They’re cool credentials (cool credentials)”

  28. JohnC says My problem with Enterprise is that the godawful final episode ruined my memories of the entire series, which before that I thought was pretty good at times.

    The only episodes I remember clearly is the two-part alternative universe story. Other than that, I really don’t remember much about the series but that’s true of my fiction consumption in general these days post-trauma. I remember I if liked a series but not much in terms of specifics. The exception to that is the original Trek which I can remember whole episodes of to this day.

  29. Meredith moment: Ken MacLeod’s hard sf The Corporation Wars trilogy is available from the usual suspects for two dollars and ninety nine cents. All three novels in the trilogy were nominated for Prometheus Awards.

  30. @Bruce Arthurs

    I haven’t read any of the Berserk manga (the synopsis on Wikipedia sounds like it gets into “Whoa! Not THAT grimdark, thanks!” territory for me), but the description above makes me wonder if the “Guts” character was to some extent inspired by Götz von Berlichingen, aka “Götz of the Iron Hand”, 16th-Century German mercenary. Atlas Obscura had an article on his prosthetic hand awhile back.

    I haven’t read the manga either, though it is possible that the character was based on Götz von Berlichingen (who was more of a robber baron/bandit than a mercenary), considering Götz has had a notable literary afterlife, since he was the subject of a play by Johann Wolfgang von Goethe. Nowadays, Götz von Berlichingen is best remembered for his rather rude invitation to a bishop with whom he was feuding to kiss his arse, which regularly elicits giggles from schoolkids, when discussing the Goethe play.

    Meanwhile, I irritated my German teacher by demanding to know what became of the villainess Adelheid, when discussing the play in school, because I found Adelheid so much more interesting than Götz and Goethe leaves her fate open (she’s sentenced to death in absentia, but we never learn if they caught her). I still wish Goethe would have written a sequel called “The Adventures of Adelheid von Waldheim on the Run from the Law”.

  31. @Cora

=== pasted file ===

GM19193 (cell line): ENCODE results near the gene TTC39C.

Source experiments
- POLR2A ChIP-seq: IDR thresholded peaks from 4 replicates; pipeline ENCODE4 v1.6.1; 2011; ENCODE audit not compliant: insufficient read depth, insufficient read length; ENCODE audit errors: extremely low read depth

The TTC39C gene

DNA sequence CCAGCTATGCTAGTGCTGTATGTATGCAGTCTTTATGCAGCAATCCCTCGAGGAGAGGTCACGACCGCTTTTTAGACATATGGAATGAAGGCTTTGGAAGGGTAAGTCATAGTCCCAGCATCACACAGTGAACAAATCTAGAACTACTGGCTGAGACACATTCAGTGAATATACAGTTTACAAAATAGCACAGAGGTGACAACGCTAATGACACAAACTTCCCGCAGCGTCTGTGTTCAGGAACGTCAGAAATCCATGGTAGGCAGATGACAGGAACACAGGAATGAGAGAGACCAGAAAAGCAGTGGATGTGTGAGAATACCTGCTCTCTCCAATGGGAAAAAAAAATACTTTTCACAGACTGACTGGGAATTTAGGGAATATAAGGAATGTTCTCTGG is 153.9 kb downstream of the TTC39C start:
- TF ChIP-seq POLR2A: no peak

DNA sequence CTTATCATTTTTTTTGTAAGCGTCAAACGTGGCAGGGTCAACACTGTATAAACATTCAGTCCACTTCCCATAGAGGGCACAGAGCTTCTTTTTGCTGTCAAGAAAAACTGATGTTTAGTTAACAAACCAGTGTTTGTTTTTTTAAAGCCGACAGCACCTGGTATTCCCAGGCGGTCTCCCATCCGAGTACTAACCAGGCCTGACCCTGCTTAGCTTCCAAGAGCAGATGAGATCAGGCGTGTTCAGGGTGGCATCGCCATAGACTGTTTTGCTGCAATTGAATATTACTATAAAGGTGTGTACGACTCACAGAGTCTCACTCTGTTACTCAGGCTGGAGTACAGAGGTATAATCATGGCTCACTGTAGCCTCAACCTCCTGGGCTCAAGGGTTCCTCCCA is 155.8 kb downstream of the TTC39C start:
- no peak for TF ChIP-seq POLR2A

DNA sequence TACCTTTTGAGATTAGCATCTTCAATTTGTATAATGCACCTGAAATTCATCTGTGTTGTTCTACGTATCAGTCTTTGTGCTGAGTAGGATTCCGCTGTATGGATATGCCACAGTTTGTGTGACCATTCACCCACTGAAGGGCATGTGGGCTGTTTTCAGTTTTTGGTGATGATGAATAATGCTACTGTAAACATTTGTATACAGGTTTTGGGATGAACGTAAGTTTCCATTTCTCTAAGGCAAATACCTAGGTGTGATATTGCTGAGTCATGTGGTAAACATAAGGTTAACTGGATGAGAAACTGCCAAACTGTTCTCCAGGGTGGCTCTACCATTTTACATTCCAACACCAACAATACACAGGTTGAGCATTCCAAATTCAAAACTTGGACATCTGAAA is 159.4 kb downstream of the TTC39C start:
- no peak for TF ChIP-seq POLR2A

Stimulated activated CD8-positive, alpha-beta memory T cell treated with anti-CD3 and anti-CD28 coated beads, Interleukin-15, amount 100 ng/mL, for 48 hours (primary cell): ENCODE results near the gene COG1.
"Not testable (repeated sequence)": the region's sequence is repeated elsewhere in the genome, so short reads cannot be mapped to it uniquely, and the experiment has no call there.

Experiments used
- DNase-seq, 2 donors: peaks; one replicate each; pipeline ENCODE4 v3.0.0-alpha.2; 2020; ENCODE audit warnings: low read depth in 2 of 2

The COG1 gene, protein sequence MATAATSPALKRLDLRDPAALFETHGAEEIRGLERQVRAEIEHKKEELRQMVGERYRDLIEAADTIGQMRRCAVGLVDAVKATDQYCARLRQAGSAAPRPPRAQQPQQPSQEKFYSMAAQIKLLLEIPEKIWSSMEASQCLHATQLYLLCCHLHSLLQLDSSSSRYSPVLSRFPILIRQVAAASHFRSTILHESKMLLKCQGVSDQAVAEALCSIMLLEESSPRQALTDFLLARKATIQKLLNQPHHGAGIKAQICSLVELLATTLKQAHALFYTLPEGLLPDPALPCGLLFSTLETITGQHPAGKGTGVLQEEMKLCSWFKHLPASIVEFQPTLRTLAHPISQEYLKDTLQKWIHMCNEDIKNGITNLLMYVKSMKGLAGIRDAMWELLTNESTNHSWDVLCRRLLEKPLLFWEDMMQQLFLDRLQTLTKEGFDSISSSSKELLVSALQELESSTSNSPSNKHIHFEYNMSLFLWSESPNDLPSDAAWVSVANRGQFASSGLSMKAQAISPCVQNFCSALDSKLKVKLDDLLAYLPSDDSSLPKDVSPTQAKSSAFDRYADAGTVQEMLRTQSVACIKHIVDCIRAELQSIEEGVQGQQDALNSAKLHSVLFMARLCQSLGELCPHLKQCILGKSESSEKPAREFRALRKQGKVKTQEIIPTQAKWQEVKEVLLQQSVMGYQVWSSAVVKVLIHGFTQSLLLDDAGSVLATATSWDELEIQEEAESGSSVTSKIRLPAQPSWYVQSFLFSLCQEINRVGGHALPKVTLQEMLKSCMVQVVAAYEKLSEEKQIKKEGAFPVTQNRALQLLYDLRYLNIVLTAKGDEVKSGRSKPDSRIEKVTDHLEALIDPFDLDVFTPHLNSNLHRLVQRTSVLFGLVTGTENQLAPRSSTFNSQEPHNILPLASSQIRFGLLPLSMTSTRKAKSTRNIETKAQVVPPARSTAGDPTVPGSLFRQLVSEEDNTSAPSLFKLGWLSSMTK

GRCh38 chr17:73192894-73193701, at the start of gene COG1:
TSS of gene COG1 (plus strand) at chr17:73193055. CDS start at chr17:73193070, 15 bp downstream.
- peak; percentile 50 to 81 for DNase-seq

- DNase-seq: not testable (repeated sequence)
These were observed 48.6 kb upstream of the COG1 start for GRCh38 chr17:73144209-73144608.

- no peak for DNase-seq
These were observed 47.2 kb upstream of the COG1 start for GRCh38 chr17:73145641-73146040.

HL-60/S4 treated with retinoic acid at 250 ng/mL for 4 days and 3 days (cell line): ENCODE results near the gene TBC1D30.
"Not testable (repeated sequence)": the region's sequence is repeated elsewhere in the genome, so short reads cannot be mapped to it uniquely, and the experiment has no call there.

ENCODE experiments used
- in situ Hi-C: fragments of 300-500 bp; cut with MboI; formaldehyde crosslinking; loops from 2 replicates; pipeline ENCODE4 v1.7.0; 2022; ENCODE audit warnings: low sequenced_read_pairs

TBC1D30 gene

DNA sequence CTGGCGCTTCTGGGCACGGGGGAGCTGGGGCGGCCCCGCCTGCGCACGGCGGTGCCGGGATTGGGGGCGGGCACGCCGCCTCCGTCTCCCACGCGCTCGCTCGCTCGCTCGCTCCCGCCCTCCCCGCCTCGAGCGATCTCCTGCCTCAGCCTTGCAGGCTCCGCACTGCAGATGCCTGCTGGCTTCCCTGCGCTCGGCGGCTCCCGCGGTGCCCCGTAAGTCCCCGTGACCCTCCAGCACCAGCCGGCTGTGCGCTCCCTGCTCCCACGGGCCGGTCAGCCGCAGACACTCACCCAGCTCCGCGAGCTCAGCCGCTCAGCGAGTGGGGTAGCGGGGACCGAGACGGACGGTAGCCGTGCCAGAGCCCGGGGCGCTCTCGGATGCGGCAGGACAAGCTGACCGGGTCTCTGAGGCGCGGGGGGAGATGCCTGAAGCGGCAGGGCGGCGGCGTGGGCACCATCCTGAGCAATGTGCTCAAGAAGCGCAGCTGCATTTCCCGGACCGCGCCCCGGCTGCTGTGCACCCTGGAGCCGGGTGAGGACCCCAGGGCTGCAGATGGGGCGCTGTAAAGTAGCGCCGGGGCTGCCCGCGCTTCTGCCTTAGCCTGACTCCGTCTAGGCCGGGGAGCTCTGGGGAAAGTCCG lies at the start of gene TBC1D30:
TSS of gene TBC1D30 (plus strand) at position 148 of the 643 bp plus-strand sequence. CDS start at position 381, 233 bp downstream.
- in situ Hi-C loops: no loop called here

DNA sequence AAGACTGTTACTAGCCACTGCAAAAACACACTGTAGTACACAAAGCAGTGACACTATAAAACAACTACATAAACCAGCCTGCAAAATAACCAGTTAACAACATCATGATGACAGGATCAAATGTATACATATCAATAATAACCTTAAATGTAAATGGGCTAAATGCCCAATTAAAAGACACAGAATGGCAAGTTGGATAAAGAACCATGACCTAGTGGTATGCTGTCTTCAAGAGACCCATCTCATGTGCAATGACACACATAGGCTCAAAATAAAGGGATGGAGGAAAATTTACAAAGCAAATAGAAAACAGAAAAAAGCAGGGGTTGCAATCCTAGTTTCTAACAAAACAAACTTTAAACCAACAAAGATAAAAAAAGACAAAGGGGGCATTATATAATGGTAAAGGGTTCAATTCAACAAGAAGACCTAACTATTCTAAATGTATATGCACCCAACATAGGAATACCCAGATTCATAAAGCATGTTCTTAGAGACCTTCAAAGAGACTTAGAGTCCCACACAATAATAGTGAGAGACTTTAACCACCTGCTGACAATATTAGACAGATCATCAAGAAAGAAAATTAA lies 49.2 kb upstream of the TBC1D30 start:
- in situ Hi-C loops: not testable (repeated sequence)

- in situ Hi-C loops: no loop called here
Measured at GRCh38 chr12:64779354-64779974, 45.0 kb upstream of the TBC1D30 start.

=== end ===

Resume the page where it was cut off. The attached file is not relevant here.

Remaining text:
My German teacher didn’t explain who he was, but did tell us that his first name is used as a rude word. US high schools can only go so far. (She’s still alive, AFAIK, and was working as a docent at a museum in Taos or Santa Fe. Taught us lots of drinking songs and some Christmas songs.)

  32. John Billingsley was also in an overlooked short-lived series called “The Others,” about a group with psychic abilities. There was one standout episode about guiding the souls of soldiers killed during WWII.

  33. 7: The March of Slime is pretty funny, and I think I got most of the jokes. It’s well worth half an hour.

  34. @P.J. Evans
    German high schools can get away with a lot, if it’s considered art or literature. The famously rude invitation in “Götz von Berlichingen” is just one example. We also read a remarkable number of literary classics that were obsessed with incest

  35. @Cora
    Well, given that US schools mostly don’t get to non-English languages until fairly late – we might have been reading at about the level of 12-year-olds, after two or three years. (But at that school, the first-year text was printed in Fraktur, so we got more than the usual. The later school i went to didn’t have that, so the two of us who’d come from elsewhere (and were a year ahead) had a small advantage.)

  36. Andrew (not Werdna) on May 21, 2021 at 4:00 pm – And meanwhile at the Pixel…

    Bit of a tight Squeeze, that one…

    I’m at the Godstalk, the Death Star,
    the Second Fifth Hotel
    The pixels keep on scrolling
    and rolling files as well
    Said “It was at the barcon,
    oh the stories I could tell…”